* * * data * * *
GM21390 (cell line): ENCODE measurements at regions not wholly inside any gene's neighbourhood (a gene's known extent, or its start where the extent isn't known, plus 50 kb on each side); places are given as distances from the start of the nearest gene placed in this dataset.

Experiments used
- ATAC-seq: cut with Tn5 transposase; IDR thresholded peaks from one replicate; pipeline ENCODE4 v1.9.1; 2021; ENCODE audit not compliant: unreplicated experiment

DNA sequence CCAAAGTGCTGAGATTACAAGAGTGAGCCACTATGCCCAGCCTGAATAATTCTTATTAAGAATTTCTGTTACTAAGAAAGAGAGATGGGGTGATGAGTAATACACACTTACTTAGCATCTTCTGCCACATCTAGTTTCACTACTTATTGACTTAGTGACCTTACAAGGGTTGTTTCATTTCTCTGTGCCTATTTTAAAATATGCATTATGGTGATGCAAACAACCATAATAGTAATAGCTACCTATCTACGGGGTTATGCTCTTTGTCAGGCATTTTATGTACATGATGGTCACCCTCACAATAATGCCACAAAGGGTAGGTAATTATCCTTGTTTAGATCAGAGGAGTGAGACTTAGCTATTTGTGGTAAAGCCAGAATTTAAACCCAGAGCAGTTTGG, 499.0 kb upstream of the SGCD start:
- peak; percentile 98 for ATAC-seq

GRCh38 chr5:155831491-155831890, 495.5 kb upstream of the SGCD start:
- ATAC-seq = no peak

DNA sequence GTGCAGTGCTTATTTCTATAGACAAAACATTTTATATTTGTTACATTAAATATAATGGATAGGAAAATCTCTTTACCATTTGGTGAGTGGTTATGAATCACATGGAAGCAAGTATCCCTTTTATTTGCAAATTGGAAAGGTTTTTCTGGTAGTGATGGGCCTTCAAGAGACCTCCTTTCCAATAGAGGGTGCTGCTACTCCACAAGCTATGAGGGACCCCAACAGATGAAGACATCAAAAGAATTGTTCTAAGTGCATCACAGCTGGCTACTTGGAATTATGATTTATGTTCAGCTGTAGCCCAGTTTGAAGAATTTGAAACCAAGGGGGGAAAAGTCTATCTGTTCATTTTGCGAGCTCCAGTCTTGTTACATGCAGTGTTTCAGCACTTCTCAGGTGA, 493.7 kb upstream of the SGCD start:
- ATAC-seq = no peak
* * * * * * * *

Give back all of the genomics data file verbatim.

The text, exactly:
GM21390 (cell line): ENCODE measurements at regions not wholly inside any gene's neighbourhood (a gene's known extent, or its start where the extent isn't known, plus 50 kb on each side); places are given as distances from the start of the nearest gene placed in this dataset.

Experiments used
- ATAC-seq: cut with Tn5 transposase; IDR thresholded peaks from one replicate; pipeline ENCODE4 v1.9.1; 2021; ENCODE audit not compliant: unreplicated experiment

DNA sequence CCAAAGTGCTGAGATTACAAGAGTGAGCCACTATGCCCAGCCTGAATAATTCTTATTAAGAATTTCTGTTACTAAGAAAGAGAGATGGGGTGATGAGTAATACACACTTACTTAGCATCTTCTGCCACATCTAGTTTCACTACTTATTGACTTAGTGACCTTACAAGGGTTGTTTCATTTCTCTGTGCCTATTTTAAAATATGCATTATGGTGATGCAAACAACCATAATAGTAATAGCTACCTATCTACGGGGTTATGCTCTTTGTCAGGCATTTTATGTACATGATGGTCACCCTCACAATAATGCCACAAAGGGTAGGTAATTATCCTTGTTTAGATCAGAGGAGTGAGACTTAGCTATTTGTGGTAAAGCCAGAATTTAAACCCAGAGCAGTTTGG, 499.0 kb upstream of the SGCD start:
- peak; percentile 98 for ATAC-seq

GRCh38 chr5:155831491-155831890, 495.5 kb upstream of the SGCD start:
- ATAC-seq = no peak

DNA sequence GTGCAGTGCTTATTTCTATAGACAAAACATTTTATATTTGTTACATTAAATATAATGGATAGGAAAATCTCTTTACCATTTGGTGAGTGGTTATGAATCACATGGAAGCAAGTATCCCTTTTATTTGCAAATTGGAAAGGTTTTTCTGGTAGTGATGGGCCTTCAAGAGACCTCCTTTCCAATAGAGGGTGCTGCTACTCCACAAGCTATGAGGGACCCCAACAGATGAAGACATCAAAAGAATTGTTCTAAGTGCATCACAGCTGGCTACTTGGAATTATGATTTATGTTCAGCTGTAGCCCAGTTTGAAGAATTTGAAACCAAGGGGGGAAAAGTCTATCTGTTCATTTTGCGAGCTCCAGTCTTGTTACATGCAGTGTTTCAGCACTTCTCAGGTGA, 493.7 kb upstream of the SGCD start:
- ATAC-seq = no peak